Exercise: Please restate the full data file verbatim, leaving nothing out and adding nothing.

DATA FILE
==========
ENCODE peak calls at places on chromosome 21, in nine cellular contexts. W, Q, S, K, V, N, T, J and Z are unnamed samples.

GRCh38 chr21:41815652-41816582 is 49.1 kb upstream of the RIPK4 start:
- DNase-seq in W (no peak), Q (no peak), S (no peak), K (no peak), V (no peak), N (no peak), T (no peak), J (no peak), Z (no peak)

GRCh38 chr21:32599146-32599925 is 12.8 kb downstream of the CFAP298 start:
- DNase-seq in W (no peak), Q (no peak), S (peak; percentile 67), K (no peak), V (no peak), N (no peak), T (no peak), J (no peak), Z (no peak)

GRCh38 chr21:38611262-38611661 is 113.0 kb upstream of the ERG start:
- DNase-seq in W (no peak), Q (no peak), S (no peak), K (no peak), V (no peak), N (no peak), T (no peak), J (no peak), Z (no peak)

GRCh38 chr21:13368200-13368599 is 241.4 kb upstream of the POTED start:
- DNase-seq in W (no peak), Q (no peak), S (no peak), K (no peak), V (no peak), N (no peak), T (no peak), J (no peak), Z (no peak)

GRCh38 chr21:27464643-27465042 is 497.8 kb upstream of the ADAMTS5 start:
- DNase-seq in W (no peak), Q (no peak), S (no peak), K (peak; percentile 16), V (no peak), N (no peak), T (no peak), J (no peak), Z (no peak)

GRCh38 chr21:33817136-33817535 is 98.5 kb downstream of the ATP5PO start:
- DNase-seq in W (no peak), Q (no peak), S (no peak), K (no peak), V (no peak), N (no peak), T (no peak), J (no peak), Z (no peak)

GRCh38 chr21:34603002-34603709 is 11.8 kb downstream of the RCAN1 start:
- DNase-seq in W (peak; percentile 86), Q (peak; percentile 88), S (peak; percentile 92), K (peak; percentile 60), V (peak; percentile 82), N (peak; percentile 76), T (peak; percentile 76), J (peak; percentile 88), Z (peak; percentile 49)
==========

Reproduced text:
ENCODE peak calls at places on chromosome 21, in nine cellular contexts. W, Q, S, K, V, N, T, J and Z are unnamed samples.

GRCh38 chr21:41815652-41816582 is 49.1 kb upstream of the RIPK4 start:
- DNase-seq in W (no peak), Q (no peak), S (no peak), K (no peak), V (no peak), N (no peak), T (no peak), J (no peak), Z (no peak)

GRCh38 chr21:32599146-32599925 is 12.8 kb downstream of the CFAP298 start:
- DNase-seq in W (no peak), Q (no peak), S (peak; percentile 67), K (no peak), V (no peak), N (no peak), T (no peak), J (no peak), Z (no peak)

GRCh38 chr21:38611262-38611661 is 113.0 kb upstream of the ERG start:
- DNase-seq in W (no peak), Q (no peak), S (no peak), K (no peak), V (no peak), N (no peak), T (no peak), J (no peak), Z (no peak)

GRCh38 chr21:13368200-13368599 is 241.4 kb upstream of the POTED start:
- DNase-seq in W (no peak), Q (no peak), S (no peak), K (no peak), V (no peak), N (no peak), T (no peak), J (no peak), Z (no peak)

GRCh38 chr21:27464643-27465042 is 497.8 kb upstream of the ADAMTS5 start:
- DNase-seq in W (no peak), Q (no peak), S (no peak), K (peak; percentile 16), V (no peak), N (no peak), T (no peak), J (no peak), Z (no peak)

GRCh38 chr21:33817136-33817535 is 98.5 kb downstream of the ATP5PO start:
- DNase-seq in W (no peak), Q (no peak), S (no peak), K (no peak), V (no peak), N (no peak), T (no peak), J (no peak), Z (no peak)

GRCh38 chr21:34603002-34603709 is 11.8 kb downstream of the RCAN1 start:
- DNase-seq in W (peak; percentile 86), Q (peak; percentile 88), S (peak; percentile 92), K (peak; percentile 60), V (peak; percentile 82), N (peak; percentile 76), T (peak; percentile 76), J (peak; percentile 88), Z (peak; percentile 49)